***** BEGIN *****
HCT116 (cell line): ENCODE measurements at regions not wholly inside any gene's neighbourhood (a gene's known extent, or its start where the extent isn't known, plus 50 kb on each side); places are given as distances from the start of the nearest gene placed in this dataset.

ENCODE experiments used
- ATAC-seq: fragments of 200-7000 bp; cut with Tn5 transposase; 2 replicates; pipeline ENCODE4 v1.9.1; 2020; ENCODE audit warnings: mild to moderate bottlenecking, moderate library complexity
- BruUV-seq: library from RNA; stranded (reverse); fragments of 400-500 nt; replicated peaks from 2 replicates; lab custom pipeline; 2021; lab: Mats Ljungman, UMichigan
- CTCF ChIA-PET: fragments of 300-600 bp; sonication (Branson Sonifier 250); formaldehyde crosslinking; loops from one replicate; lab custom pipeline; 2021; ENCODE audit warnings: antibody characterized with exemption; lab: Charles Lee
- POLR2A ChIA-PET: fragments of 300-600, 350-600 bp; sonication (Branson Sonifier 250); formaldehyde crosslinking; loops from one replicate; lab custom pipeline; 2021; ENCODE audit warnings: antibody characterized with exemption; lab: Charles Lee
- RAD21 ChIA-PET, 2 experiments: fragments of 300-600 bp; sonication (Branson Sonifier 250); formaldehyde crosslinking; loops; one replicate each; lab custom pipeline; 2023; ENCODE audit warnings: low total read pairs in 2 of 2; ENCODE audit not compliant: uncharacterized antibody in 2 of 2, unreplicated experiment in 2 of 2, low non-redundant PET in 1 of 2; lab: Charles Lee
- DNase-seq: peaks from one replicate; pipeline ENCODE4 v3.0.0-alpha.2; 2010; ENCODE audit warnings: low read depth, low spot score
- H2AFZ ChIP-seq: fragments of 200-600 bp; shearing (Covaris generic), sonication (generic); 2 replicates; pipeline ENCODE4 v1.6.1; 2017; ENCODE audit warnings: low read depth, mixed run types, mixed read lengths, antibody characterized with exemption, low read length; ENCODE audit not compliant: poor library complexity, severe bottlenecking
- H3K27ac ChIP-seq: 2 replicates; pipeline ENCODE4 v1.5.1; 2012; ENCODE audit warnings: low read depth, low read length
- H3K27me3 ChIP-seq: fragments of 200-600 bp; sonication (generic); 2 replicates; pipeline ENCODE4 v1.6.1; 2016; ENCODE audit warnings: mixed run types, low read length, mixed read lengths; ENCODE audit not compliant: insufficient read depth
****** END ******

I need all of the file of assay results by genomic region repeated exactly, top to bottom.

HCT116 (cell line): ENCODE measurements at regions not wholly inside any gene's neighbourhood (a gene's known extent, or its start where the extent isn't known, plus 50 kb on each side); places are given as distances from the start of the nearest gene placed in this dataset.

ENCODE experiments used
- ATAC-seq: fragments of 200-7000 bp; cut with Tn5 transposase; 2 replicates; pipeline ENCODE4 v1.9.1; 2020; ENCODE audit warnings: mild to moderate bottlenecking, moderate library complexity
- BruUV-seq: library from RNA; stranded (reverse); fragments of 400-500 nt; replicated peaks from 2 replicates; lab custom pipeline; 2021; lab: Mats Ljungman, UMichigan
- CTCF ChIA-PET: fragments of 300-600 bp; sonication (Branson Sonifier 250); formaldehyde crosslinking; loops from one replicate; lab custom pipeline; 2021; ENCODE audit warnings: antibody characterized with exemption; lab: Charles Lee
- POLR2A ChIA-PET: fragments of 300-600, 350-600 bp; sonication (Branson Sonifier 250); formaldehyde crosslinking; loops from one replicate; lab custom pipeline; 2021; ENCODE audit warnings: antibody characterized with exemption; lab: Charles Lee
- RAD21 ChIA-PET, 2 experiments: fragments of 300-600 bp; sonication (Branson Sonifier 250); formaldehyde crosslinking; loops; one replicate each; lab custom pipeline; 2023; ENCODE audit warnings: low total read pairs in 2 of 2; ENCODE audit not compliant: uncharacterized antibody in 2 of 2, unreplicated experiment in 2 of 2, low non-redundant PET in 1 of 2; lab: Charles Lee
- DNase-seq: peaks from one replicate; pipeline ENCODE4 v3.0.0-alpha.2; 2010; ENCODE audit warnings: low read depth, low spot score
- H2AFZ ChIP-seq: fragments of 200-600 bp; shearing (Covaris generic), sonication (generic); 2 replicates; pipeline ENCODE4 v1.6.1; 2017; ENCODE audit warnings: low read depth, mixed run types, mixed read lengths, antibody characterized with exemption, low read length; ENCODE audit not compliant: poor library complexity, severe bottlenecking
- H3K27ac ChIP-seq: 2 replicates; pipeline ENCODE4 v1.5.1; 2012; ENCODE audit warnings: low read depth, low read length
- H3K27me3 ChIP-seq: fragments of 200-600 bp; sonication (generic); 2 replicates; pipeline ENCODE4 v1.6.1; 2016; ENCODE audit warnings: mixed run types, low read length, mixed read lengths; ENCODE audit not compliant: insufficient read depth